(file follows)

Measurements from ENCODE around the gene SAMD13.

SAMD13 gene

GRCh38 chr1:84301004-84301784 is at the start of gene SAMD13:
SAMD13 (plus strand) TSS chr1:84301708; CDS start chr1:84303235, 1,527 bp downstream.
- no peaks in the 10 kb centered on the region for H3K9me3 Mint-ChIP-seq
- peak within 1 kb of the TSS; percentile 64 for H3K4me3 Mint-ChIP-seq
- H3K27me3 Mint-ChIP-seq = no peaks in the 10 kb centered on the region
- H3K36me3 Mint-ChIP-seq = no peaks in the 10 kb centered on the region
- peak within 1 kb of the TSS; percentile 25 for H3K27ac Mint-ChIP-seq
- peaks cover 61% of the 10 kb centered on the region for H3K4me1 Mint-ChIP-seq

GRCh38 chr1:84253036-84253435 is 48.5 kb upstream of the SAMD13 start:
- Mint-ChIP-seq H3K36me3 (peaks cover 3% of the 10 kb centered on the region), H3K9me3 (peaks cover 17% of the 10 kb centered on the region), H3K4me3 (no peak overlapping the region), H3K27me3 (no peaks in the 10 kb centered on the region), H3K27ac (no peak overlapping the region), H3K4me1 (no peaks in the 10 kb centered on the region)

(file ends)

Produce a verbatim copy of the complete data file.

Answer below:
Measurements from ENCODE around the gene SAMD13.

SAMD13 gene

GRCh38 chr1:84301004-84301784 is at the start of gene SAMD13:
SAMD13 (plus strand) TSS chr1:84301708; CDS start chr1:84303235, 1,527 bp downstream.
- no peaks in the 10 kb centered on the region for H3K9me3 Mint-ChIP-seq
- peak within 1 kb of the TSS; percentile 64 for H3K4me3 Mint-ChIP-seq
- H3K27me3 Mint-ChIP-seq = no peaks in the 10 kb centered on the region
- H3K36me3 Mint-ChIP-seq = no peaks in the 10 kb centered on the region
- peak within 1 kb of the TSS; percentile 25 for H3K27ac Mint-ChIP-seq
- peaks cover 61% of the 10 kb centered on the region for H3K4me1 Mint-ChIP-seq

GRCh38 chr1:84253036-84253435 is 48.5 kb upstream of the SAMD13 start:
- Mint-ChIP-seq H3K36me3 (peaks cover 3% of the 10 kb centered on the region), H3K9me3 (peaks cover 17% of the 10 kb centered on the region), H3K4me3 (no peak overlapping the region), H3K27me3 (no peaks in the 10 kb centered on the region), H3K27ac (no peak overlapping the region), H3K4me1 (no peaks in the 10 kb centered on the region)